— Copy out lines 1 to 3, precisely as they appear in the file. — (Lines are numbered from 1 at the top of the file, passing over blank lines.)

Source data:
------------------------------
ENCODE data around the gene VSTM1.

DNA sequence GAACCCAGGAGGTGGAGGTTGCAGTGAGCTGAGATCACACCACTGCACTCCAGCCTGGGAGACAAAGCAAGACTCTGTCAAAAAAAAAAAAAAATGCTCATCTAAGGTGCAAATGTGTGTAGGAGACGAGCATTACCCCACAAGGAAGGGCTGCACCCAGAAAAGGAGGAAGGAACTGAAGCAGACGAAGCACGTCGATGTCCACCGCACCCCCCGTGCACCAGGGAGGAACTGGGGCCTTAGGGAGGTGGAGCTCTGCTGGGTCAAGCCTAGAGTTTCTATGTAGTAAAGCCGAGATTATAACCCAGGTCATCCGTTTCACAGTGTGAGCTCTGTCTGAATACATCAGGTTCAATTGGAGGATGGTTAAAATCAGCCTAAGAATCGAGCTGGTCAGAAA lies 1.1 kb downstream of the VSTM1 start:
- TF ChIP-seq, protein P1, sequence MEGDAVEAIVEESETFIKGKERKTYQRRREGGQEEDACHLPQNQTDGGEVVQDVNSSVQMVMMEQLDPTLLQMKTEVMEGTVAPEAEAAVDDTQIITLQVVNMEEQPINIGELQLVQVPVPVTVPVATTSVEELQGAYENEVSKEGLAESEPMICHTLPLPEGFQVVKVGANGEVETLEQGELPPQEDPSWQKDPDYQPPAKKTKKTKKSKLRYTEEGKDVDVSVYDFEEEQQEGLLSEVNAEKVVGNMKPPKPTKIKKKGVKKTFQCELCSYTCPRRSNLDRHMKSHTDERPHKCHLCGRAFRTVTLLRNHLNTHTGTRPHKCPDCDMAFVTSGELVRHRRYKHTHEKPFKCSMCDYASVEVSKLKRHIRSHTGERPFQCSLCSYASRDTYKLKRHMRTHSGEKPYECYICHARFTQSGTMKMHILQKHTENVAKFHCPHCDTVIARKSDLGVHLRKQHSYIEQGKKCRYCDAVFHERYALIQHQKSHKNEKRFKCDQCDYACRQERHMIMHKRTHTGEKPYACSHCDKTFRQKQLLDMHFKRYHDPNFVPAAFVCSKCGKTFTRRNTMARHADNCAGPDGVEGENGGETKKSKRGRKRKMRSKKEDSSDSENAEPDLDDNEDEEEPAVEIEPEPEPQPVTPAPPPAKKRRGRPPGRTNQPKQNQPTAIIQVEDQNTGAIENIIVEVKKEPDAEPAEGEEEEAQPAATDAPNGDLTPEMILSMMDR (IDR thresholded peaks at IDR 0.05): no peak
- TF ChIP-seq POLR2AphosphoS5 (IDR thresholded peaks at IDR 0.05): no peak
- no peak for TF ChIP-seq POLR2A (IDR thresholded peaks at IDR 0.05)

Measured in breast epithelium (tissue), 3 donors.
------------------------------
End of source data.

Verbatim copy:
ENCODE data around the gene VSTM1.

DNA sequence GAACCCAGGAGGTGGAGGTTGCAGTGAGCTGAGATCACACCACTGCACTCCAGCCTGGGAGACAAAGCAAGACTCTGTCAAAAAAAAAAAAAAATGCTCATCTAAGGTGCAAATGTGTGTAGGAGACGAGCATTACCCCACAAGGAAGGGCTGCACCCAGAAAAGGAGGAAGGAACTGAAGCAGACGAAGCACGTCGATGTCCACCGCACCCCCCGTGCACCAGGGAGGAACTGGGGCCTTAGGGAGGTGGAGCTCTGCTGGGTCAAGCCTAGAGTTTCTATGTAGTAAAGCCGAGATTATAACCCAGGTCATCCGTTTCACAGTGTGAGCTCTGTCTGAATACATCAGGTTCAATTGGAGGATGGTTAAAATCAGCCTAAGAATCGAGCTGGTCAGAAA lies 1.1 kb downstream of the VSTM1 start:
- TF ChIP-seq, protein P1, sequence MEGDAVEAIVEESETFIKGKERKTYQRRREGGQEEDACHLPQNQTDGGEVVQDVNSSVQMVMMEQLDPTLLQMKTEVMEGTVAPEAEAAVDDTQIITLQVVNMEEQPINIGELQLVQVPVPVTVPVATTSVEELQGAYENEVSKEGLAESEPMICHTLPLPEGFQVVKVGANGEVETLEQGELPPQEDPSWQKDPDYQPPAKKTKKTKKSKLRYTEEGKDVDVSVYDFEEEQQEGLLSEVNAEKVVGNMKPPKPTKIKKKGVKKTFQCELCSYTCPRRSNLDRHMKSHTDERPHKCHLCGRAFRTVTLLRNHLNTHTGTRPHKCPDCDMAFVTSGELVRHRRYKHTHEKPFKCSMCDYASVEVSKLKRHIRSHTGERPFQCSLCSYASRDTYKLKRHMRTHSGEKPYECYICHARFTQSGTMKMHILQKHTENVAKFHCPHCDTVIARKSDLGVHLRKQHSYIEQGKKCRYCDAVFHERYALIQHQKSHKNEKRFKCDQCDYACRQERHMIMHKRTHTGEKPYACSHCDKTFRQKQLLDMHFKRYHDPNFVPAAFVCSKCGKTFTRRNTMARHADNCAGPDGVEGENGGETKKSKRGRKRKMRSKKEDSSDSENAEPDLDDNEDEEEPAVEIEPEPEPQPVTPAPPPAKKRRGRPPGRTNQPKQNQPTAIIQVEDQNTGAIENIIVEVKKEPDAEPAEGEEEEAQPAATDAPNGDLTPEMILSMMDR (IDR thresholded peaks at IDR 0.05): no peak